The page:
Set to embark on their forthcoming UK tour, GMA spoke to Alexander "Aor" Osipov (tenor vocalist) and Jane "Corn" Odintsova (mezzo-soprano vocalist) about said tour, the Russian Metal scene, the relationship between classical and metal music, as well as the ongoing discusssion surrounding sexism in metal; whether Symphonic Metal or in an overall purview with bands featuring female musicians.
"With the phenomena of reincarnation... everything evolves... Beethoven and Wagner would for sure be playing Metal today"
For those who are not aware of Imperial Age, could you give us a brief history of the band?
"Officially the band formed in 2012, though Aor and I had spent about 2 years preparing everything for the start. We work hard and the band is getting bigger with every year - slowly but consistently."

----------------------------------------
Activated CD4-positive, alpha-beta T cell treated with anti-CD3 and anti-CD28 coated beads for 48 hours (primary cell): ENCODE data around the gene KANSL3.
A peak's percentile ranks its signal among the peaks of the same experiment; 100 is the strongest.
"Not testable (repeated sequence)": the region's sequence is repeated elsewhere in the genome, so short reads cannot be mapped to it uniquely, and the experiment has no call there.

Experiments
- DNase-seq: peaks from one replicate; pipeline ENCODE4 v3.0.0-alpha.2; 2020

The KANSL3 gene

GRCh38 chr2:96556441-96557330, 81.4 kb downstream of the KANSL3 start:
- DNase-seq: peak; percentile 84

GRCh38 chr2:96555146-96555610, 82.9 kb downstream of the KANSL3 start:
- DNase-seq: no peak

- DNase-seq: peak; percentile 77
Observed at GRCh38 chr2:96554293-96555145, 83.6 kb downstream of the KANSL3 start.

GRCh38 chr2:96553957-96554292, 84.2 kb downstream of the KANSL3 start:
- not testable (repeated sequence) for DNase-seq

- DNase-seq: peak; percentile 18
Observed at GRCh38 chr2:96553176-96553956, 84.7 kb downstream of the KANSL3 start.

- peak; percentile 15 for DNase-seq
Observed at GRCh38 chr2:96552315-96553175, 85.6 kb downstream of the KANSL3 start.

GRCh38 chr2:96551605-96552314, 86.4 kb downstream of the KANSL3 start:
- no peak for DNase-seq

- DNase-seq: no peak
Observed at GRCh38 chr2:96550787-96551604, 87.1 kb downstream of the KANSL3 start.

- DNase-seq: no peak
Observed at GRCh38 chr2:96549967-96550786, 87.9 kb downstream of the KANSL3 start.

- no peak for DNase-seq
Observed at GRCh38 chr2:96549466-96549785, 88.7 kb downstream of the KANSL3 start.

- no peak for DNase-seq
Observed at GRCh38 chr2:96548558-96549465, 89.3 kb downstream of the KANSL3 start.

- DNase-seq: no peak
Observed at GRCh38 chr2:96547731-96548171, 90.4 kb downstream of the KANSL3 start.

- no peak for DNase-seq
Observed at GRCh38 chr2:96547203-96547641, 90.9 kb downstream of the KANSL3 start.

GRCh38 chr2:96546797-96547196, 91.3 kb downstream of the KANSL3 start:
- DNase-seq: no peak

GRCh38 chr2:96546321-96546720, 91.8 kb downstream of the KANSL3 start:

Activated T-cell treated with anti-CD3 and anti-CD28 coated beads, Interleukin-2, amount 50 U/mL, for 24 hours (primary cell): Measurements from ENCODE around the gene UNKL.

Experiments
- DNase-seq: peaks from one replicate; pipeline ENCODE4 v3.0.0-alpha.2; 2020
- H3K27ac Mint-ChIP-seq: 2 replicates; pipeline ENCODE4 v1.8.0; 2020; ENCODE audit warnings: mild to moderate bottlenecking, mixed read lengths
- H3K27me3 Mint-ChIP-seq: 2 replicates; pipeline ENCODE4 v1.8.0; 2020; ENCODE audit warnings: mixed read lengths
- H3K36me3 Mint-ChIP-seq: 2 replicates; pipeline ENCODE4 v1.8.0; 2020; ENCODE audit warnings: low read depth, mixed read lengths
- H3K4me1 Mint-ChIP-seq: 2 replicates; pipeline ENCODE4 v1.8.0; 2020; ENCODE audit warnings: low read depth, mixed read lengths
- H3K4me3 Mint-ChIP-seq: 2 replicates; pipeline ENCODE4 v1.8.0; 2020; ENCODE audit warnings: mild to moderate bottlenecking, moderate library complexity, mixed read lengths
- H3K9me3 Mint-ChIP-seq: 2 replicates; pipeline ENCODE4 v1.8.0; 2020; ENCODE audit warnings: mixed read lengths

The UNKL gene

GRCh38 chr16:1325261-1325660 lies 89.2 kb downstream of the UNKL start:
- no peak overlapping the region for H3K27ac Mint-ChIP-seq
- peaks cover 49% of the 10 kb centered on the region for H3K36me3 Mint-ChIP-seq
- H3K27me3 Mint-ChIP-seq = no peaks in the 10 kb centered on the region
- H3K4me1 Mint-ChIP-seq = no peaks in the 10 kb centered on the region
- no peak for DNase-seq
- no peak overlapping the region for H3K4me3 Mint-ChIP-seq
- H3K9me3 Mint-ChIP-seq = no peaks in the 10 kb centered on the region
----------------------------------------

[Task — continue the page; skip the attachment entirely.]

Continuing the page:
"We have 2 albums and 1 EP to date and we are working on the third album. If you want something to start with, go and grab 7 free songs from our website. If you like those, buy 'The Legacy Of Atlantis' - our latest album. If you like it - buy all the rest :)"
Arguably Imperial Age and Arkona are the most internationally successful metal bands from Russia, yet the scene is mightily huge, from your own perspectives, what are the challenges Russian Metal bands face?